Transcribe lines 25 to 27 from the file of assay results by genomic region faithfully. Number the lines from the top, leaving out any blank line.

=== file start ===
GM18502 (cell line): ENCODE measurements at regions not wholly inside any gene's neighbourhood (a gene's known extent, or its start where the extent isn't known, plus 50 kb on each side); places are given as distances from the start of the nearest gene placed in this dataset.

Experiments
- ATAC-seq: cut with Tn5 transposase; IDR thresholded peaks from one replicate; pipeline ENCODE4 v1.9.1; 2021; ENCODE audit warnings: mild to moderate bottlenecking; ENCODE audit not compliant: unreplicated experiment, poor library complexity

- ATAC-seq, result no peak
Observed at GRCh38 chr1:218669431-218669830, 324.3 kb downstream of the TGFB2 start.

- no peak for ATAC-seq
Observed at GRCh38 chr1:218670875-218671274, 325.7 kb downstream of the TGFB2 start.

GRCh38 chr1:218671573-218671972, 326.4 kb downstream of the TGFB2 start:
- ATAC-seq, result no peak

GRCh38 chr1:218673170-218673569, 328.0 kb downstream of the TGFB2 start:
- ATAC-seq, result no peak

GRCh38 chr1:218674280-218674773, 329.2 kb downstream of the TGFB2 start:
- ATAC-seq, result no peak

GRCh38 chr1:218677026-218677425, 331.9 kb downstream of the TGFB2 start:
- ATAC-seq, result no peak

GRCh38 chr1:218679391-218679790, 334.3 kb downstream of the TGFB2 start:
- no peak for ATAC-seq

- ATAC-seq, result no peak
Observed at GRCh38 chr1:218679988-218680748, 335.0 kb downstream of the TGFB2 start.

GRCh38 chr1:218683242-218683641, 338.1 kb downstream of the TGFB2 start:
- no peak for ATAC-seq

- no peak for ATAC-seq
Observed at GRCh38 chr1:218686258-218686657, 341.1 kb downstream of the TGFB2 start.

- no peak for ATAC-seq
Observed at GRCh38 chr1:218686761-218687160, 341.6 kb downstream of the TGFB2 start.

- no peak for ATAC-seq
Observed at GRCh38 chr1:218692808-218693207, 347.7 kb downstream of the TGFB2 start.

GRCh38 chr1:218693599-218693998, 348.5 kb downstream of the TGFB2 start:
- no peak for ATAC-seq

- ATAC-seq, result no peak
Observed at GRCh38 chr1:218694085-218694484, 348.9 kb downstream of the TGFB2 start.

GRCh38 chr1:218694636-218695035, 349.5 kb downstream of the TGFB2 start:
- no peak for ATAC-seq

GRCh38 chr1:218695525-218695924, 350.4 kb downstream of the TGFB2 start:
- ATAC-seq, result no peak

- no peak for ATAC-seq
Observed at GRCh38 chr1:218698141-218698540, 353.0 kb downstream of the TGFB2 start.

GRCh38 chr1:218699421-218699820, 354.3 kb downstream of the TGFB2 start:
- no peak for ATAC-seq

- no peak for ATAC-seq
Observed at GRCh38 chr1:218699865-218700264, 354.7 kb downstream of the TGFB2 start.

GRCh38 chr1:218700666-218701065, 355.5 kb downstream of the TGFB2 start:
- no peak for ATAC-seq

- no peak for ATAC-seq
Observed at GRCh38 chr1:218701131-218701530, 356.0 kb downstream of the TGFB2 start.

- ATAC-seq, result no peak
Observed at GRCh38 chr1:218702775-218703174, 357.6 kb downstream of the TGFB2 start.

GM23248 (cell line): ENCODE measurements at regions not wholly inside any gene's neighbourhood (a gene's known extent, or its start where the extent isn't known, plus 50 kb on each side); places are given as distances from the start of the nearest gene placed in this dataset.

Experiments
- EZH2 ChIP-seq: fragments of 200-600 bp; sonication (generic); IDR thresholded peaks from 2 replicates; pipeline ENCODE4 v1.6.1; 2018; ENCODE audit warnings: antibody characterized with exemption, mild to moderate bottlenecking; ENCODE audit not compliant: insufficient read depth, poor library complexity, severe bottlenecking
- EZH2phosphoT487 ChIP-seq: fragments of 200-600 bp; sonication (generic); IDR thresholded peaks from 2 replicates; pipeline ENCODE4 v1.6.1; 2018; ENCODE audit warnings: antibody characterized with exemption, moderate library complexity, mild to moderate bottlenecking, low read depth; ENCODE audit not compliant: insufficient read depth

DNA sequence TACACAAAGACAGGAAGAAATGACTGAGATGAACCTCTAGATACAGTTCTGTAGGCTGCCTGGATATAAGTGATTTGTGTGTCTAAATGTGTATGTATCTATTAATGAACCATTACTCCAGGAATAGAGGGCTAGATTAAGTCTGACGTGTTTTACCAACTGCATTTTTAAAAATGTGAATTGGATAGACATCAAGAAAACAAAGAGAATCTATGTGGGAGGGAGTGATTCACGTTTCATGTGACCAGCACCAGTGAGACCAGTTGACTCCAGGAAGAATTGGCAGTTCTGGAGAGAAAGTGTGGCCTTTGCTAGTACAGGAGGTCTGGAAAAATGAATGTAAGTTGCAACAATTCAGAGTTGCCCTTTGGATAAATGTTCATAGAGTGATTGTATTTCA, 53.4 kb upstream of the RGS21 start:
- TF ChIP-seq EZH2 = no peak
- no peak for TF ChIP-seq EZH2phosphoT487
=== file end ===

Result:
Observed at GRCh38 chr1:218686761-218687160, 341.6 kb downstream of the TGFB2 start.

- no peak for ATAC-seq
Observed at GRCh38 chr1:218692808-218693207, 347.7 kb downstream of the TGFB2 start.